Robert Ruark

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"Robert Ruark was an American journalist famous for his contrarian opinions, which he expressed in his syndicated column, It's a Wonderful Life, which ran from the late '40s to the early '60s."

[--Transcribed by David Wondrich, 2006]

Bob Ruark’s It’s A Wonderful Life

NEW YORK, July 23 [1949]. —The American saloon, already unsettled by television, women and the dry martini, a concoction I believe to be unfit for consumption by man or microbe, is currently suffering from a visitation of effeteness that is frightening to behold.

I believe a congressional investigation may be in order, to determine what dastardly foreign forces may be striking at the very roots of our culture, undermining the honest bourbon business and stealing the thunder from nutritious rye.

Vodka, I find, is becoming increasingly popular among the tipplers, and you know what country makes vodka. Enjoying considerable vogue right now is a nauseous blend of vodka and tomato juice, which is called a bloody Mary and purports to cure early morning anguish without crippling or blinding the patient.

As a hearty disdainer of health foods, I have nothing but contempt for tomato juice, anyhow, even when tricked up with additional vitamins, and this red goo plus vodka is unthinkable. It is not, however, quite so unthinkable as the Moscow mule, another beverage which finds favor among the crew.-cut youth of our land.

I may have described a Moscow mule before, but we must define it once again for the edification of the late-comers. A Moscow mule is served in a copper mug, or vase, and is made of vodka and ginger-beer. I met it first in Hollywood, a town which permits the existence of turkeyfurter, the banana malted milkshake and Mickey Rooney. The Moscow mule is supposed to be a mild tipple, but it has a habit of suddenly whacking you between the eyes and causing you to walk swiftly away on your kneecaps.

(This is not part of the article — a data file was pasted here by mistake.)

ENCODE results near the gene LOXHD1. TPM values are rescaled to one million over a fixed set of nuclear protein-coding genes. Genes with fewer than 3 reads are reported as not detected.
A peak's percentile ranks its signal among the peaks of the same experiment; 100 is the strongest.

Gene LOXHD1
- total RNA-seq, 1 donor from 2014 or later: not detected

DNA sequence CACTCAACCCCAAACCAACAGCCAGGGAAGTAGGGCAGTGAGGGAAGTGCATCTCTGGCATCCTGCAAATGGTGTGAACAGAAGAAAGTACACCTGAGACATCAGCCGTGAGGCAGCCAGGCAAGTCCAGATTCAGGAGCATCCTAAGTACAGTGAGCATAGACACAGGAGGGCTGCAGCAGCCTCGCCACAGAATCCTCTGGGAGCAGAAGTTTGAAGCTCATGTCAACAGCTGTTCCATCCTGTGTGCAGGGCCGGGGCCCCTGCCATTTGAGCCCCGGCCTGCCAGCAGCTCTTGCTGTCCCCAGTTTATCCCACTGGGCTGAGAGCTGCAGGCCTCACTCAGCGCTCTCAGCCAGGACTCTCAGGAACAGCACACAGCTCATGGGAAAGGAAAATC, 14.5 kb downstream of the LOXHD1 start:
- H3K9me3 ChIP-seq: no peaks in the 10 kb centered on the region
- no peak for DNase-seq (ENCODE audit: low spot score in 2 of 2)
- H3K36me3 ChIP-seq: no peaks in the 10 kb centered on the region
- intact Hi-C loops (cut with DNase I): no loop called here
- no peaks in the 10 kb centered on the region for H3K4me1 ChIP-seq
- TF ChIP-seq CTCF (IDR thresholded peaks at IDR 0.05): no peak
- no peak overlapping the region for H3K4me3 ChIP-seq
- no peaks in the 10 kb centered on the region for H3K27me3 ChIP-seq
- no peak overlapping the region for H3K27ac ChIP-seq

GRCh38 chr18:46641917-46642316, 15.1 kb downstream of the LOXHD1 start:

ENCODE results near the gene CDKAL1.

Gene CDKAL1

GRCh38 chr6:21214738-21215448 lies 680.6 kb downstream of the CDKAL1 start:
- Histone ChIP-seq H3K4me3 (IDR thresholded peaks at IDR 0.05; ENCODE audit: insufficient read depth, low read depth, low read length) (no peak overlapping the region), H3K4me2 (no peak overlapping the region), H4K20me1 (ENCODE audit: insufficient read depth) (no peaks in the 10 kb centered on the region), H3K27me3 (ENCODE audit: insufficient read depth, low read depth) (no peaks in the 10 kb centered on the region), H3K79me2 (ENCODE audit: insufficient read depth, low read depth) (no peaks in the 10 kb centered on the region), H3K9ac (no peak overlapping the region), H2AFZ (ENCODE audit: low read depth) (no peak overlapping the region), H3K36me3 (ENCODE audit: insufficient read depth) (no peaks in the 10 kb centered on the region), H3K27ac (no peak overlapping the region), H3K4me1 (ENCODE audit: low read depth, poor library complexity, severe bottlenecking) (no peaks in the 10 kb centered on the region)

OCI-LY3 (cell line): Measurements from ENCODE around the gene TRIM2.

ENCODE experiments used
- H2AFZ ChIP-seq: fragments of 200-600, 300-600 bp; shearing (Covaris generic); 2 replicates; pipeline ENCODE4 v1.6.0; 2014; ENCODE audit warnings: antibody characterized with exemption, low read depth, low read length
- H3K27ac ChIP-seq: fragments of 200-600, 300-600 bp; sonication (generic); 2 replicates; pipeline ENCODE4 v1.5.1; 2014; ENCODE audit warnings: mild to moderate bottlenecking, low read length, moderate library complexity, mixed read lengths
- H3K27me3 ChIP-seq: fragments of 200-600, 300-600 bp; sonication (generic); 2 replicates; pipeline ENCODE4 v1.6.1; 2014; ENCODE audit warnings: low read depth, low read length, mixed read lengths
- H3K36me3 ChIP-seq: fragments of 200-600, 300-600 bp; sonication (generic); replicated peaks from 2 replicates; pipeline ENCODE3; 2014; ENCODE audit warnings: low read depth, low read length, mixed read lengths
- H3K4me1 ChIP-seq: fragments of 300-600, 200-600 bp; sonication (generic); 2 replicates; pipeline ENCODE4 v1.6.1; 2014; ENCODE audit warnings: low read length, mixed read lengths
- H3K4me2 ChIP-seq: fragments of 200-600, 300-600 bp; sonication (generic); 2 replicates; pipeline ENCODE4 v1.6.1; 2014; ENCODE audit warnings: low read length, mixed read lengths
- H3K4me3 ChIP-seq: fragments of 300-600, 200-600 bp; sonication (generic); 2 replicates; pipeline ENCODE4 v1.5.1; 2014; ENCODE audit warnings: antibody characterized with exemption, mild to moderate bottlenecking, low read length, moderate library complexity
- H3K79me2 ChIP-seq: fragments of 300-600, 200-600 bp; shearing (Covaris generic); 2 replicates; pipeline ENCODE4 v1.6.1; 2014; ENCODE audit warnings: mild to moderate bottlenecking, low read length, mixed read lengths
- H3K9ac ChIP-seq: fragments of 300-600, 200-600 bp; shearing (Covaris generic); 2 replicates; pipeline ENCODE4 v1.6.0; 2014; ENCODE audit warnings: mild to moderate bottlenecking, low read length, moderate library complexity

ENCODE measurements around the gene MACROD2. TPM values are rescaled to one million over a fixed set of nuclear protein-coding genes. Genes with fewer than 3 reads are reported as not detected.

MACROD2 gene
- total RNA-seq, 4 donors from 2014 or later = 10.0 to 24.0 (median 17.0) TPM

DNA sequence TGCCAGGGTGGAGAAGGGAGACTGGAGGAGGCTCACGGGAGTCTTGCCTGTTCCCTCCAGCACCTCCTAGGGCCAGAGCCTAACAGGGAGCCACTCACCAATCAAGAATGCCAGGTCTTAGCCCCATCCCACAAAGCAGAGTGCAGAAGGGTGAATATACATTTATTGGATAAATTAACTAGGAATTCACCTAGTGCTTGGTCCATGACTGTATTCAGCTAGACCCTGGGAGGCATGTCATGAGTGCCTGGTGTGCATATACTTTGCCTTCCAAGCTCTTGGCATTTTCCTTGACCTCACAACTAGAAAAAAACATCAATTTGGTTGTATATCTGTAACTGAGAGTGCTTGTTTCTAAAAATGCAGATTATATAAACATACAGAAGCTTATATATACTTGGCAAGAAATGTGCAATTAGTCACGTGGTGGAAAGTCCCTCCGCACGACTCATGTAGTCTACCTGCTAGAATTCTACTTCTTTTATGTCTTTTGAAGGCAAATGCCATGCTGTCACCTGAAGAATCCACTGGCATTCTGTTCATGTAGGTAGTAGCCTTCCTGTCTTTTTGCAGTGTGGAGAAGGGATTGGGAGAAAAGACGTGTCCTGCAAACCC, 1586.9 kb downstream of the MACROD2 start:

It is not enough that we are again faced with the refinancing of England, but suddenly its insidious export, the Pimm’s, cup, has settled solidly in our midst. There are Pimm’s cup No. 1, No. 2, and Lord forgive us our trespasses, No. 3. Pimm’s No. 1 seems to be confected principally of gin, a plebeian beverage at best, with some addition of ginger beer and a general landscaping of assorted vegetables. It affronts mah south’n soul to see a bartender, who should be laying out the now forbidden free lunch, whittling sticks of cucumber to place in pewter cups of Pimm’s; between the whittling and the polishing of the pewter there is scarcely time for him to dilute the honest whiskey.

I resent vegetables in booze, anyhow. Made under some circumstances, the mint julep is a delightful, inspiring thirst-slaker, but most juleps are so beetle-browed with mint sprigs and studded with fruit that all a man needs is a dollop of whipped cream or mayonnaise to convince himself that he has mistakenly ordered a salad. I do not think a cucumber should be included in alcoholic beverage, any more than you order gravy with ice cream. The next thing you know some sneak will be inserting spinach in the scotch, to give it moral tone, and then’s when I fire from the hip.

On the subject of foreign irritations in drinks, they have a habit today of slipping a squirt of lemon into practically everything. It is well-known to scientists that lemon-juice, left to rearrange its molecules in a beaker, undergoes chemical changes that make it practically a deadly weapon. A fellow I know, man name of Will Morrow, is convinced it causes ulcers, breeds divorce and once robbed a filling station in its spare time.

If I am near dead of thirst on a desert, I might condescend to a shot of rum, but there is something about rum which causes people to sissy it up with transfusions of pomegranate juice, passion fruit, pineapple juice and soggy fruit slices.

Corruption in the corner house of solace has gone so far, now, that as a final insult they mix gin with ice cream and serve it with a straight face, and they put honey in whiskey sours, and I have seen a lady drinking black label Johnnie Walker and chasing it with coca-cola.

Some evil corrosive influence has undoubtedly crawled into our culture, and I want it stopped. In the meantime, bartender, a bourbon and branch water, please, and if you make a single pass at the bitters bottle I'll break your arm."

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